Passing of a lyrical saint – Gil Scott-Heron (1949-2011)

News of the death of Gil Scott-Heron in St Luke's Hospital, New York City, sent a shockwave through the music world, writes Clive Powell

Undoubtedly, one of the most influential musical poets of the post-modern era, Scott-Heron's sharp and visceral commentary of a post-civil rights America, with its writhing poverty, racism, unemployment and inner city decay, became the voice and conscience of a disenfranchised generation.

The title track from his 1970 semaphore/debut album, Small Talk at 125th and Lenox, is the classic, The Revolution Will Not Be Televised, which is hailed as the modern proto-rap record.

These lyrics are a wake-up call: "The revolution will not be televised, will not be televised, will not be televised, will not be televised. The revolution will be no re-run brothers; the revolution will be live."

"The revolution will not be televised, will not be televised, will not be televised, will not be televised.
The revolution will be no re-run brothers;
the revolution will be live."

On hearing of Gil's passing on May 27, Chuck D of 1990s political rap group, Public Enemy tweeted, "and we do what we do and how we do because of you. And to those that don't know tip your hat with a hand over your heart & recognise".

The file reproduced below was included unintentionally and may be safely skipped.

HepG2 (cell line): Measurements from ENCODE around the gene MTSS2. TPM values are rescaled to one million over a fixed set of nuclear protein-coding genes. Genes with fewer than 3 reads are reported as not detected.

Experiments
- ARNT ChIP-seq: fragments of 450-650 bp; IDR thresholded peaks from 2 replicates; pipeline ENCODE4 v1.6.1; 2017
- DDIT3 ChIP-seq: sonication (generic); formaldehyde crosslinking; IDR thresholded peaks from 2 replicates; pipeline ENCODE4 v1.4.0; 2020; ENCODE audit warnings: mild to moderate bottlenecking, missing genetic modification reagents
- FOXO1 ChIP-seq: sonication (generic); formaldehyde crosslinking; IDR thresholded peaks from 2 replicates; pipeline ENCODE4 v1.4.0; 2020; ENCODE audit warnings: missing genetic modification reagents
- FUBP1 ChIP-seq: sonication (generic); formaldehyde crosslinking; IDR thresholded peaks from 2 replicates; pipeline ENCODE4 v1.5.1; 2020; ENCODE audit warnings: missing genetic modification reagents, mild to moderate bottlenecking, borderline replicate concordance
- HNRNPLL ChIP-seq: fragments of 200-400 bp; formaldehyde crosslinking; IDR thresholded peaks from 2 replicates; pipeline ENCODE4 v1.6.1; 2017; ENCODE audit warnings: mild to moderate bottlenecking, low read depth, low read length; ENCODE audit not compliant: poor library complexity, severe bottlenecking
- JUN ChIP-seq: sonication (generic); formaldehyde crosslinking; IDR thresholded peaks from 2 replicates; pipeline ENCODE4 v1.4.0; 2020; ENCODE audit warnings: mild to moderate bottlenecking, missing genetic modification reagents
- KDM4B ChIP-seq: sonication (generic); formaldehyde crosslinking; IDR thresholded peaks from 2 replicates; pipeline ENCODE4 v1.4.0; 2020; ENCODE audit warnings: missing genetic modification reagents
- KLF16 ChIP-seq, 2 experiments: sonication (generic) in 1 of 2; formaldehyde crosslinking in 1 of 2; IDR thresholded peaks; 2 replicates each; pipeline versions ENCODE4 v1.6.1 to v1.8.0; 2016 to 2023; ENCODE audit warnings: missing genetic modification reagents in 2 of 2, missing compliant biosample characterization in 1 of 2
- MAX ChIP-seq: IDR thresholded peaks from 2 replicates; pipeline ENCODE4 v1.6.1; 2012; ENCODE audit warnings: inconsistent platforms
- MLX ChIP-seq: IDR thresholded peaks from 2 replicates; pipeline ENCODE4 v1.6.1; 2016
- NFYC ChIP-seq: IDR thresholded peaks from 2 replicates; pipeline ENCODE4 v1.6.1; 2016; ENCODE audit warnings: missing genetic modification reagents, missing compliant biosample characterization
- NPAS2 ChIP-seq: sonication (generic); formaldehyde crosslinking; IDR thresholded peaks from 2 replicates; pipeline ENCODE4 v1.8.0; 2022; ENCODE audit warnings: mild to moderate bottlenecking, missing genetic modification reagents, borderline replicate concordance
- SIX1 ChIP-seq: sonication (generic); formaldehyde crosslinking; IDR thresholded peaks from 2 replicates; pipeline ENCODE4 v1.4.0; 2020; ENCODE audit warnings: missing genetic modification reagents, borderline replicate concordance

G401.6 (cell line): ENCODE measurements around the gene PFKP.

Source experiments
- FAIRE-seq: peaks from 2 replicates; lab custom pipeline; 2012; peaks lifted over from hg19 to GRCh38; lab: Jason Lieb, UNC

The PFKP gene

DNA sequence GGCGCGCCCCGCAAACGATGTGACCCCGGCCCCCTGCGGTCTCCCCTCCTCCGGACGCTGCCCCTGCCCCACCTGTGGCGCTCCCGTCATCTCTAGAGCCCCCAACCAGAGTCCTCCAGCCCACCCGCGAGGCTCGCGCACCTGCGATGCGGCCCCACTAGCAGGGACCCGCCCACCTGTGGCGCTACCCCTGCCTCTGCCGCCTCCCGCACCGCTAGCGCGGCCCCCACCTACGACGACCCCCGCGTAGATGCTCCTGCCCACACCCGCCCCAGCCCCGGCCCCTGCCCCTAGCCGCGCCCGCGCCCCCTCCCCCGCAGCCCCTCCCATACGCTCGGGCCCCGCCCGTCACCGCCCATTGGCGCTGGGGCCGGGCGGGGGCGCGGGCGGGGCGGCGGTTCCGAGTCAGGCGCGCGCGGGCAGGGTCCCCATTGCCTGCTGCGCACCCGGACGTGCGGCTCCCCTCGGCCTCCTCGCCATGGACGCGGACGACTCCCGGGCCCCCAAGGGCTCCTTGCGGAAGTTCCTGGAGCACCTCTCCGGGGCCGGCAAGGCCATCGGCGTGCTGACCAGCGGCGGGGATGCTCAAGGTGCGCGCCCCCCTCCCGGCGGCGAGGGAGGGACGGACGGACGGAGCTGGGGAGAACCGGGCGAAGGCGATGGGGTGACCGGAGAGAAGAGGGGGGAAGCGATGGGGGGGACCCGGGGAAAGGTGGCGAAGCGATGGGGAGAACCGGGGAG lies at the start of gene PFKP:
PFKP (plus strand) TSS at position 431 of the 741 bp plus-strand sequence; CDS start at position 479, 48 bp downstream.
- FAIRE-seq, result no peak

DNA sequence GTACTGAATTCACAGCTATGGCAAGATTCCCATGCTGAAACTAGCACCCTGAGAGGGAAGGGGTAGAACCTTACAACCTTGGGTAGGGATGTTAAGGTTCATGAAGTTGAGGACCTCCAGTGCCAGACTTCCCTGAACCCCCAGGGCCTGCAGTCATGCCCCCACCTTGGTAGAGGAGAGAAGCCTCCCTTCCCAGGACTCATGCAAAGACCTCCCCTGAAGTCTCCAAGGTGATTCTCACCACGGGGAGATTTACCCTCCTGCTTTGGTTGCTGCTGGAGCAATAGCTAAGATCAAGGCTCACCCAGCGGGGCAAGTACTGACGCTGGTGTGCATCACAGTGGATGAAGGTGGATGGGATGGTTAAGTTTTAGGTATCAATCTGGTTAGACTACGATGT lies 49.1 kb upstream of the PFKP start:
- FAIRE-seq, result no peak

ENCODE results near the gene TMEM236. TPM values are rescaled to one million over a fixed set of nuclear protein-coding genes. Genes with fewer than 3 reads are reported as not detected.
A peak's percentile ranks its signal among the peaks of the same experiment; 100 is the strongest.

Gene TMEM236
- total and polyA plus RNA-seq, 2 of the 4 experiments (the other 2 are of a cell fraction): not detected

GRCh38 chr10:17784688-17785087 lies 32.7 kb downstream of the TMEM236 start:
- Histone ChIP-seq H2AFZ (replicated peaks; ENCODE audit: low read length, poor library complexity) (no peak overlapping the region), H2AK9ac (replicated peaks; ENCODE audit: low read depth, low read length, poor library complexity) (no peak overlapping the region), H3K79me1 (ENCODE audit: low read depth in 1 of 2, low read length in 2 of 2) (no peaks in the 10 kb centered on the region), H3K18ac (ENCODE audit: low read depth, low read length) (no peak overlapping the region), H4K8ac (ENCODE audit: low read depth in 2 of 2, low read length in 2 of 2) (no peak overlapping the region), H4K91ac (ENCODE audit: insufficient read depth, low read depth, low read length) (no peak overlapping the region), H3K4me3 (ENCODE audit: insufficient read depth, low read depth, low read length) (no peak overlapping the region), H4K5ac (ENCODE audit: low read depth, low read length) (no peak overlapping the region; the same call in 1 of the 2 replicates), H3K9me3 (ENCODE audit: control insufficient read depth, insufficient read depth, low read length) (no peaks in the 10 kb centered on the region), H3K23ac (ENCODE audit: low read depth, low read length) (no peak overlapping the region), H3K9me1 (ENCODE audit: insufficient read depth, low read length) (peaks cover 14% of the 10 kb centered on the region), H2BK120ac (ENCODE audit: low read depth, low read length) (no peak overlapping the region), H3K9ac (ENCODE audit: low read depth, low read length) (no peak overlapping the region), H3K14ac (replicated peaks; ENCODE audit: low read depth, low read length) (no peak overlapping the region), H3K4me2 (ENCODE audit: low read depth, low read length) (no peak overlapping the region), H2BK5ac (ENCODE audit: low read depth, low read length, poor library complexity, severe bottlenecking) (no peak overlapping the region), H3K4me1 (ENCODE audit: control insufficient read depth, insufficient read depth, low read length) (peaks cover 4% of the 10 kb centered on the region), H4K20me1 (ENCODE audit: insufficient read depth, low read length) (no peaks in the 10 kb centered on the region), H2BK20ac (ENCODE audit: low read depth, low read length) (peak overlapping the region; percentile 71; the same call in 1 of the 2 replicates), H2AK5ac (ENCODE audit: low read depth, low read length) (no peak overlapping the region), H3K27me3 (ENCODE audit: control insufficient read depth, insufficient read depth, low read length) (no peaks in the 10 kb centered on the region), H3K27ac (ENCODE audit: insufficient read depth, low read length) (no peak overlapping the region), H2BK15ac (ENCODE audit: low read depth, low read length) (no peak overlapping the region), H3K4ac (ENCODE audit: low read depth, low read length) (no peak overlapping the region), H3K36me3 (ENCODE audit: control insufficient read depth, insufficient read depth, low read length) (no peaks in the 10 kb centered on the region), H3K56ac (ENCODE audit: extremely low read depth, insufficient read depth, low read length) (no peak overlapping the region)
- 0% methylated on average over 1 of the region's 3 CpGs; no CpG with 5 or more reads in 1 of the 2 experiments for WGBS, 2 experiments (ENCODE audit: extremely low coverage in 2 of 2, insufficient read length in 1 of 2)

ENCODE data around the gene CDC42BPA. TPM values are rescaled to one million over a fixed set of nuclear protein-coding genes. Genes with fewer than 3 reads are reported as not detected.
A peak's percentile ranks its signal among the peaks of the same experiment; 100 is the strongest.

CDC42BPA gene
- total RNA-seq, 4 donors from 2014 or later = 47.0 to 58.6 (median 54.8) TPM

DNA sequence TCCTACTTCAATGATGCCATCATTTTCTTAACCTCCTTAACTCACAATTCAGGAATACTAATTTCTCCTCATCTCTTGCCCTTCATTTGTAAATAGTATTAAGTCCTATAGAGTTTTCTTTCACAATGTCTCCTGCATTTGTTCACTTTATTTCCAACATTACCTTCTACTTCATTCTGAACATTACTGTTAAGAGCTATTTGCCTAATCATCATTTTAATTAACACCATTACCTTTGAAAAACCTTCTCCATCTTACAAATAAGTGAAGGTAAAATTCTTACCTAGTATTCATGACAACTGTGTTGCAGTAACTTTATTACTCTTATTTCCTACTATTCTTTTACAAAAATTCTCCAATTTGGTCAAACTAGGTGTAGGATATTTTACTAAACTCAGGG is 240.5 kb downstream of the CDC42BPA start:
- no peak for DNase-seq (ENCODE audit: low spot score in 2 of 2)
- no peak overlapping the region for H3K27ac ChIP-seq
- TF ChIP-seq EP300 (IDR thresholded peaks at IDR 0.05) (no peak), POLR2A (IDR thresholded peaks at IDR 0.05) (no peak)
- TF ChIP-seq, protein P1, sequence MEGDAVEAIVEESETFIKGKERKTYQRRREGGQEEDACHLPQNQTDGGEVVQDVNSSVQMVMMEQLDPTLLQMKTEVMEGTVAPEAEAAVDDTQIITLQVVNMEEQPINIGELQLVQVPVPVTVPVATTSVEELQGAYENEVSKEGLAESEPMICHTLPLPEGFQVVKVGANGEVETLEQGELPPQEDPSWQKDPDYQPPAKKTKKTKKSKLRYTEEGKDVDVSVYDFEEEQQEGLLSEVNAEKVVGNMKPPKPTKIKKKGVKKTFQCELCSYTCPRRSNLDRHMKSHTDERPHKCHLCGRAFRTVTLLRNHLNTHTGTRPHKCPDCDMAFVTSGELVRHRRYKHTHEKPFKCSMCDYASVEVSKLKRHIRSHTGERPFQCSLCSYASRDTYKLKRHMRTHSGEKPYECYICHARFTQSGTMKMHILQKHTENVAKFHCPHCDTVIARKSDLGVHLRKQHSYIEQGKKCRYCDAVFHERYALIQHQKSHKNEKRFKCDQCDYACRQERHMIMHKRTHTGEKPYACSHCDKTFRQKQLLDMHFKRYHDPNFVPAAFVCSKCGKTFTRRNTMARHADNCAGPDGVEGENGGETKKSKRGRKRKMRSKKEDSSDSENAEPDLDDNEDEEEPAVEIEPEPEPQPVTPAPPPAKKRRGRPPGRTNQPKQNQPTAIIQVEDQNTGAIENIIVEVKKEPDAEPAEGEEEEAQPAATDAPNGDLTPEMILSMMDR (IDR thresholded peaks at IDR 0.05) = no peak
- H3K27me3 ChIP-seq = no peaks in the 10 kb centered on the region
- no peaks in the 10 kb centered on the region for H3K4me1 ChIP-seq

My own romance with Gil's blend of lyrical majesty and political chivalry began with that same classic track which I sampled for use in my first single released in the early 1990s. At that time, the reputation of Gil and other similar politically-charged poets like Harlem, New York's The Last Poet's', was a major influence on the emerging US rap scene, despite him not having released a new album for almost a decade since the early 1980s.

He is credited as the "Grandfather of Rap", although he preferred the moniker of, "bluesologist", labelling his music a fusion of poetry, blues, jazz and soul. You only have to listen to his various ballads and song's like A Lovely Day from his From South Africa to South Carolina album to appreciate the full range of Gil's lyric and musical repertoire and to remind yourself that he was not solely a political artist.

Gil's poetry and music made an indelible mark on the human consciousness.  His second album, Pieces Of a Man, produced the sublime, Lady Day and John Coltrane, is a homage to jazz legends Billie Holiday and John Coltrane. The cutting edge track, Home Is Where the Hatred Is, describes Gil's desperate life-long battle with drug addiction against a backdrop of wider community alienation and disillusionment.

For me, it was Gil's ability to both celebrate and berate at the same time which was his gift to the world: to give a voice to the voiceless and tell their very human story. The ubiquitous story of coexisting with rising joy and sinking pain; this became his trademark.

His lyrical dexterity, charm and poise wrapped his words within a cerebral vacuum which was hard to punctuate or leave once you were caught up in it. Listening to Gil's poetry and music liberates the spirit and yet hold it prisoner at the same time. He possessed perhaps, the stark romance of Keats, and the gritty realism of Dylan, combined.